Dalai Lama Intends To Retire As Head of Tibetan State In Exile
The Tibetan movement in exile, stationed in Dharamshala, India, since 1960, directly elected for the first time a political leader, and ever since the Dalai Lama considered himself in a semi-retired state.
In the last months, His Holiness has thought about approaching the Parliament and discuss his retirement.
Still, spokesman Tenzin Taklha assures that Dalai Lama’s retirement will be only from his ceremonial responsibilities as head of state, not from the position of spiritual leader of the Tibetans.
His decision does not mean he will retire from leading the political struggle. “He is the Dalai Lama, and he will always lead the Tibetan people,” spokesman added.
Dalai Lama, 75, is the figurehead of the Tibetan resistance against the Chinese rule, and made himself known as an activists for human rights and dialogue between religions.
Dalai Lama will raise the problem of his retirement at the next session of parliament on March and will step back from responsibilities during the next six months.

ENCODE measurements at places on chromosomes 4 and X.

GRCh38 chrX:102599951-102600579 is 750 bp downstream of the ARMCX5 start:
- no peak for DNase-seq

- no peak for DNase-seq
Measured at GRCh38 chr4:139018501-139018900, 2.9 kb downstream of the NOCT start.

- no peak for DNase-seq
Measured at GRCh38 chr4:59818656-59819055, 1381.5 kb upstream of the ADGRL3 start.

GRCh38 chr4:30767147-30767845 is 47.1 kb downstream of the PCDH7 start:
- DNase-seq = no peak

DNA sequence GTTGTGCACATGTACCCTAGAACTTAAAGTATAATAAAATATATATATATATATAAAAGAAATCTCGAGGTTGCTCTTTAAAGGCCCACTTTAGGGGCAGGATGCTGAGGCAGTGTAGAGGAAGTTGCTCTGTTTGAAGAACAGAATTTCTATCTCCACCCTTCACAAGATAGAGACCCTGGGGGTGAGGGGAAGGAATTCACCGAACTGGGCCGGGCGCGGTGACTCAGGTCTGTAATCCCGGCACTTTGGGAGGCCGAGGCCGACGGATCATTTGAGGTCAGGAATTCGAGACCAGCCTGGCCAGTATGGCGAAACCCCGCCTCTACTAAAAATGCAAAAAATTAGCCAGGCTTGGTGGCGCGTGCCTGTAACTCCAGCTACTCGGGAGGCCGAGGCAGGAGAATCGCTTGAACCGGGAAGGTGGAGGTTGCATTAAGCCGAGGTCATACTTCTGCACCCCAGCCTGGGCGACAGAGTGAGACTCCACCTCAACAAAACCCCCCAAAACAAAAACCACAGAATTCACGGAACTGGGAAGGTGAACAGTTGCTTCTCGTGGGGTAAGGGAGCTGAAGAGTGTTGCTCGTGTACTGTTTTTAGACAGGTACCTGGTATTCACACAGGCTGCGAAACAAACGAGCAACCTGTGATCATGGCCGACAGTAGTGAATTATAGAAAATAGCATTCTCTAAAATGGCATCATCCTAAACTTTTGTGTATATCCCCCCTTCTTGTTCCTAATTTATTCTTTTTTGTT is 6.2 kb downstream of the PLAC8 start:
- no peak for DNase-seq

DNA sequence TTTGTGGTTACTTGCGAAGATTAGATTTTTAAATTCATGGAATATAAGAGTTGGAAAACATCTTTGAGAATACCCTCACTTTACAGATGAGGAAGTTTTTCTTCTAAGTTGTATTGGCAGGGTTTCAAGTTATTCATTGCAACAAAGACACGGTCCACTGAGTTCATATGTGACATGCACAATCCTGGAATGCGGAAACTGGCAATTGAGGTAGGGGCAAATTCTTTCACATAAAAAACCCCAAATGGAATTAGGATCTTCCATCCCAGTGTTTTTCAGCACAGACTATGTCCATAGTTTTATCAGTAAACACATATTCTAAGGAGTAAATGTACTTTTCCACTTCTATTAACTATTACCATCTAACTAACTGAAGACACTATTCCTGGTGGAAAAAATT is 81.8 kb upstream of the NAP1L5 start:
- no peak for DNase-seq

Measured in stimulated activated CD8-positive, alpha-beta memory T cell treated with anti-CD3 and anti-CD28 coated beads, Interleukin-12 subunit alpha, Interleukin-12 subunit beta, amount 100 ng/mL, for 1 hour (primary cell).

The speaker of the parliament stressed out that every Tibetan in the world would want to see Dalai Lama continue for as long as his physical abilities allow him to.
If he is to step back, the speaker continued, it will be a big political change for the Tibetan government in exile, and the parliament must wait to see the way he presents his case on the parliament floor in March.
There is concern that the eventual death of Dalai Lama would prejudice the coherence of the Tibetan movement that is aiming at struggling for autonomy or independence of the region within China.
The Dalai Lama is the central figure of the Tibetan social and religious system. Since 1391, when the original Dalai Lama was born, all the subsequent Dalai Lamas have been proclaimed after careful search and discovery of the person in which the Dalai Lama was incarnated.
It was also the case of the 14th Dalai Lama, Tenzin Gyatso, the current holder of the office, who was appointed the traditional way.
Now, as he grows older, Dalai Lama is concerned about succession, he says that others means to determine succession could be used, such as electing the Dalai Lama like the Catholic pope is elected, or even suppress the position altogether and find another spiritual figure to fill in.
While in Poland, Dalai Lama made a statement in which he said it was possible that this time the Buddhist leader may incarnate in a woman.
There is a monk called Karmapa, a scholar of great prestige, who could fill the void if the Dalai Lama dies. Karmapa is recognized by both the Tibetans and Chinese.11